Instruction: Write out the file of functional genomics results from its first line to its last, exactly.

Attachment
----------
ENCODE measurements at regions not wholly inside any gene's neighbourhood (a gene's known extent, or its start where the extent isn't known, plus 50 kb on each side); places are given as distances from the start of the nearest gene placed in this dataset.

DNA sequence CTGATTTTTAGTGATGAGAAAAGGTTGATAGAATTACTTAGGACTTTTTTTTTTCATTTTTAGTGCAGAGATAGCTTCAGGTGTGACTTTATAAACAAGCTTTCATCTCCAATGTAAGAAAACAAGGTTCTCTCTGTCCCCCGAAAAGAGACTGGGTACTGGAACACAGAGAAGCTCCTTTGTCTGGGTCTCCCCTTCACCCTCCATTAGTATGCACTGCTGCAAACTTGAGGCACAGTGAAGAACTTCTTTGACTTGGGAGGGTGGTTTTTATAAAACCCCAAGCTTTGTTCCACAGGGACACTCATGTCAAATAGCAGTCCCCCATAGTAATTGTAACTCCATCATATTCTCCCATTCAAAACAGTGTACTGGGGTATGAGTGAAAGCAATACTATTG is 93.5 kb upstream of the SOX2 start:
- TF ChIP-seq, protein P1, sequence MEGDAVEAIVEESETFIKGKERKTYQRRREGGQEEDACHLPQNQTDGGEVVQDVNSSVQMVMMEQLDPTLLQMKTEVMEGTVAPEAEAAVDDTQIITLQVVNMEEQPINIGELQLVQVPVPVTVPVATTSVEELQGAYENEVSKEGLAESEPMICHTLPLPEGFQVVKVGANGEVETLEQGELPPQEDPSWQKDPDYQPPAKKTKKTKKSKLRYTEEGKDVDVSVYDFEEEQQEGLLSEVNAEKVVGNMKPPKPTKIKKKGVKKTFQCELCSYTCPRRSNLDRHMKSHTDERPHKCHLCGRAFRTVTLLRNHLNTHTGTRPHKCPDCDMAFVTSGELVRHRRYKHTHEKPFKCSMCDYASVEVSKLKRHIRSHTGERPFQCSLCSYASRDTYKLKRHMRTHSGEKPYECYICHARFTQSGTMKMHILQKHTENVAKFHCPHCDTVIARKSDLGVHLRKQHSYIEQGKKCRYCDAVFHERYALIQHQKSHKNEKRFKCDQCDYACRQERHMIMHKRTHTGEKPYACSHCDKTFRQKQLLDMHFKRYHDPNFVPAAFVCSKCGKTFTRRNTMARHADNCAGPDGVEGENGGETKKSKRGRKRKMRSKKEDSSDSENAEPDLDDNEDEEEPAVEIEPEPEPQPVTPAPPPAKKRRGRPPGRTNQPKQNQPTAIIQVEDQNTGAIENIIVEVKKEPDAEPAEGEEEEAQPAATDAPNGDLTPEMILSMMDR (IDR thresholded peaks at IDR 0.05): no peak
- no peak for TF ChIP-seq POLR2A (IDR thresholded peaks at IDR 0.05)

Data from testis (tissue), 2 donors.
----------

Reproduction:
ENCODE measurements at regions not wholly inside any gene's neighbourhood (a gene's known extent, or its start where the extent isn't known, plus 50 kb on each side); places are given as distances from the start of the nearest gene placed in this dataset.

DNA sequence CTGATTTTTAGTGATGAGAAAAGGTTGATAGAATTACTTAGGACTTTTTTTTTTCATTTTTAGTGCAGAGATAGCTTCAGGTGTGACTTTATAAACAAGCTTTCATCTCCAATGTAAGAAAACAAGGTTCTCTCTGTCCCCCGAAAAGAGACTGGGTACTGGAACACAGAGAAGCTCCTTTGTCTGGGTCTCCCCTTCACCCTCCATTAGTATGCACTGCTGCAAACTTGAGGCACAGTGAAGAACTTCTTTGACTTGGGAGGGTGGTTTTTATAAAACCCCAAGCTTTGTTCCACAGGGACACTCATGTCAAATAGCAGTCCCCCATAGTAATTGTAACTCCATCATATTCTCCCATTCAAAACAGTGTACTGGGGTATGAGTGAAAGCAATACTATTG is 93.5 kb upstream of the SOX2 start:
- TF ChIP-seq, protein P1, sequence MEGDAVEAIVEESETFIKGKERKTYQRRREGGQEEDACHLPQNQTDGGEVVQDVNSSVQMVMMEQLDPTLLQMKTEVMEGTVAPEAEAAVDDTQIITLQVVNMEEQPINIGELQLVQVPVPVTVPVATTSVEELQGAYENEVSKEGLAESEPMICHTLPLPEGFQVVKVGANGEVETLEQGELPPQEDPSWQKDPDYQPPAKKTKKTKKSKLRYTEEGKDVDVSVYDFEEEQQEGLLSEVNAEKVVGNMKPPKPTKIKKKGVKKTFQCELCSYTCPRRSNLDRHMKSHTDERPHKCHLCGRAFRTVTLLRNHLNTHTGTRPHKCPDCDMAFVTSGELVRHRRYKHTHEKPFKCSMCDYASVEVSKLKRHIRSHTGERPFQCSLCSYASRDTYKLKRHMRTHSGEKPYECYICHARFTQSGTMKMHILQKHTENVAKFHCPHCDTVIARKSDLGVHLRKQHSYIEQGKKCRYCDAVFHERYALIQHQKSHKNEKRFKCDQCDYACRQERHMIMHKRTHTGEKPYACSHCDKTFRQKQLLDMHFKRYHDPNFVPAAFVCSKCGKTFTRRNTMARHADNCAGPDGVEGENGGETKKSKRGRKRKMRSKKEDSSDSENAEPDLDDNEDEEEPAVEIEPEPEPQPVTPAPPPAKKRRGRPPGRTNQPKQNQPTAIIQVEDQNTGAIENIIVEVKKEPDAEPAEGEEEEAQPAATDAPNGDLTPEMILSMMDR (IDR thresholded peaks at IDR 0.05): no peak
- no peak for TF ChIP-seq POLR2A (IDR thresholded peaks at IDR 0.05)

Data from testis (tissue), 2 donors.